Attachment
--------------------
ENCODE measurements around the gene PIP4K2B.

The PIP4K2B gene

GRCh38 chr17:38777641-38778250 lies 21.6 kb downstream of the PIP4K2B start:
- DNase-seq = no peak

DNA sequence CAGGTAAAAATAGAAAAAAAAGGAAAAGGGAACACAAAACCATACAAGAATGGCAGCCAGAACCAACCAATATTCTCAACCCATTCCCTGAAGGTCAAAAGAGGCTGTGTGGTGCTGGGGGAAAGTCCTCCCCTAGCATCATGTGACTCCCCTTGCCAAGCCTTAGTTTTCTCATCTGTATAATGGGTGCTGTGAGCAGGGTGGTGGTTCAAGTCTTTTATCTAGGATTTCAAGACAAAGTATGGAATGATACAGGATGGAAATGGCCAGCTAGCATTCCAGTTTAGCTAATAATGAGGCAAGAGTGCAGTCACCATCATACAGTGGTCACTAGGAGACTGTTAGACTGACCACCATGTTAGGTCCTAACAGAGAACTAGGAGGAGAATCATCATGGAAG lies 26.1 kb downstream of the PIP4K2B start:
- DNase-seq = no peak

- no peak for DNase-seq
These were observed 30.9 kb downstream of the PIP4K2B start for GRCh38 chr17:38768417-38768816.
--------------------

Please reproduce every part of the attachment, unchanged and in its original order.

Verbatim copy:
ENCODE measurements around the gene PIP4K2B.

The PIP4K2B gene

GRCh38 chr17:38777641-38778250 lies 21.6 kb downstream of the PIP4K2B start:
- DNase-seq = no peak

DNA sequence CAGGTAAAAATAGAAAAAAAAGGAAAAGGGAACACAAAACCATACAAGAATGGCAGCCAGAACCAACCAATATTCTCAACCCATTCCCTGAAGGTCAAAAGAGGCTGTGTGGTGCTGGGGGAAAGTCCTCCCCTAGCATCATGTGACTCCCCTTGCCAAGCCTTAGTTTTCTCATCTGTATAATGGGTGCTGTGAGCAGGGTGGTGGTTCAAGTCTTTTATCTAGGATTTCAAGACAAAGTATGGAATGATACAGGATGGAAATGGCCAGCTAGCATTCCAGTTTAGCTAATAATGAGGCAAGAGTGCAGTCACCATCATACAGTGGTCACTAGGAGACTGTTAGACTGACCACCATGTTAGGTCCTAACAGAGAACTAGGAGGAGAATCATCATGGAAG lies 26.1 kb downstream of the PIP4K2B start:
- DNase-seq = no peak

- no peak for DNase-seq
These were observed 30.9 kb downstream of the PIP4K2B start for GRCh38 chr17:38768417-38768816.